COVID-19 Creates a Crisis—and an Opportunity to Give Away Psychological Science

Student-led organization uses crowdsourcing to improve the quality of psychology-related information online

The year 2020 has been one of remarkable upheaval, with forces reshaping economies, systems of care, and education, as well as our daily lives. The psychology community has quickly responded to these myriad challenges and changes, sharing resources, information, and support while also working rapidly to study the social impact of these shifts.

Helping Give Away Psychological Science (hgaps.org), a student organization founded in 2016 at the University of North Carolina (UNC) at Chapel Hill, has been steadily advancing its mission to help “the best information about psychological science reach the people who would benefit” by improving the quality of psychology-related information online. The group has focused primarily on Wikipedia and its sister site, Wikiversity, to achieve this. As the world’s fifth-most-visited site, Wikipedia can reach an audience far greater than even the most highly cited academic journal, and its content is free and more accessible to psychologists and allied professionals working in the community.

Updating Wikiversity as New Best Practices Emerged

When stay-at-home orders went into effect and campuses and workplaces were shuttered because of COVID-19, HGAPS members built on their past experience creating pages and infographics on Wikiversity to rapidly deploy resources during and after the California wildfires, multiple hurricanes, and the shooting at Marjory Stoneman Douglas High School. Students and faculty at UNC and other universities with active HGAPS chapters started meeting via Zoom to identify the psychology-related resources we could provide. We began by developing a page of resources centered on evidence-based principles and practices (e.g., getting enough sleep, exercising, practicing mindfulness) to help people cope with COVID-19 and other epidemics. We then created new pages on Wikiversity that targeted more specific needs, such as Telepsychology, which offers a comprehensive guide to providing psychological services virtually, and a companion page, Telepsychology Guide for Patients. One page we developed, about how people with bipolar disorder may be particularly affected by the stay-at-home orders and social distancing, is now under review for publication in the WikiJournal of Medicine.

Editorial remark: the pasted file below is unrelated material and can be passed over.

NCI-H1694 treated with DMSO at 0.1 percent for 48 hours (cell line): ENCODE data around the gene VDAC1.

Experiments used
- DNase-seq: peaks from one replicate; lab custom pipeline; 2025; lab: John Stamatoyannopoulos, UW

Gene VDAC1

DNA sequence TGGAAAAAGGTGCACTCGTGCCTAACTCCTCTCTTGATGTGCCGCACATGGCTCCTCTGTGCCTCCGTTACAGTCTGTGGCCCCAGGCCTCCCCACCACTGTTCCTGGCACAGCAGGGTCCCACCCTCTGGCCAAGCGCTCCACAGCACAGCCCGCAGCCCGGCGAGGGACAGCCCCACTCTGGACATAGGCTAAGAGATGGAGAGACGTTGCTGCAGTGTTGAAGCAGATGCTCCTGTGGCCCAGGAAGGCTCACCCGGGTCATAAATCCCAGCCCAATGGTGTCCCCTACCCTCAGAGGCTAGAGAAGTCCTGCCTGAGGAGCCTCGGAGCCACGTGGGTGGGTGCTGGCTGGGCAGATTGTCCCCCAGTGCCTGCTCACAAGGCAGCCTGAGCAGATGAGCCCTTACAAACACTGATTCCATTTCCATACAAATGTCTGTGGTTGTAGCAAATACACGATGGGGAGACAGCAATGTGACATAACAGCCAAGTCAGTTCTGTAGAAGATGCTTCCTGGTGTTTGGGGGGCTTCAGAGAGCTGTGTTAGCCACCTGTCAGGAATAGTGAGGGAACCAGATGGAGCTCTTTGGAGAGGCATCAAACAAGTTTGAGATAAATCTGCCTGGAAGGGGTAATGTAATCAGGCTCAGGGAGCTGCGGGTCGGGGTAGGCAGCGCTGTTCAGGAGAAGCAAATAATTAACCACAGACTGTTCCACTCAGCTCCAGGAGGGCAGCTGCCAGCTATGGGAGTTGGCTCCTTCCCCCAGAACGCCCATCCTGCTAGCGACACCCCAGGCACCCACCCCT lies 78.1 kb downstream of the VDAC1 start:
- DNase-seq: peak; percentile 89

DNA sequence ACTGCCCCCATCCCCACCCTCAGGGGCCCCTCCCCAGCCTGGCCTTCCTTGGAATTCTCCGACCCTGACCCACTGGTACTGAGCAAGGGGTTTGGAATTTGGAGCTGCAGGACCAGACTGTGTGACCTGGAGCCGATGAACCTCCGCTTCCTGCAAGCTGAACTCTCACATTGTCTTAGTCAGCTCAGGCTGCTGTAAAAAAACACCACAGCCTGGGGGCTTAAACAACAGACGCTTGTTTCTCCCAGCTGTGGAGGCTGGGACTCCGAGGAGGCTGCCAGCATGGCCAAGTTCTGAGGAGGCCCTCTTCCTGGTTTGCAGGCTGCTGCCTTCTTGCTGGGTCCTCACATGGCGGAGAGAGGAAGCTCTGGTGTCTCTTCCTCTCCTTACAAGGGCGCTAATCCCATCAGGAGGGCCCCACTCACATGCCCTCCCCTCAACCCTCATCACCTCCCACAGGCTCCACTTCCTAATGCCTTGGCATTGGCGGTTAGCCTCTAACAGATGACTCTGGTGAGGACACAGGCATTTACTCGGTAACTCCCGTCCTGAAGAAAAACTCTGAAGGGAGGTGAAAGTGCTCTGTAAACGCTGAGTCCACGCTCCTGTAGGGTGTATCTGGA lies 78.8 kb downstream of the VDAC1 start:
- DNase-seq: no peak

Originally developed to help people share didactic information, including lectures, exercises, and technical articles, Wikiversity is well suited for sharing psychological science. Like Wikipedia, Wikiversity is free, with robust tools for version control, history, and discussion and well-developed metrics and tracking tools. A key benefit is that its editing community is more receptive to articles about the details of the science, including the psychometrics of assessment tools, reviews of primary research, and nuances about moderators and factors that might change findings. In contrast, Wikipedia pages, especially on topics that overlap with medicine or politics, attract editors whose content expertise is outside of psychology, which makes it harder to ensure the content hews closely to evidence-based guidelines. Wikipedia works hard to avoid bias in its content, and although this makes sense on its face, one consequence is that its editors tend not to consider peer-reviewed research studies as good sources because a single study could have a misleading result. Instead, Wikipedia editors favor systematic reviews and meta-analyses as sources of evidence. When an up-to-date review or meta-analysis is not available, the content on Wikipedia may be out-of-date.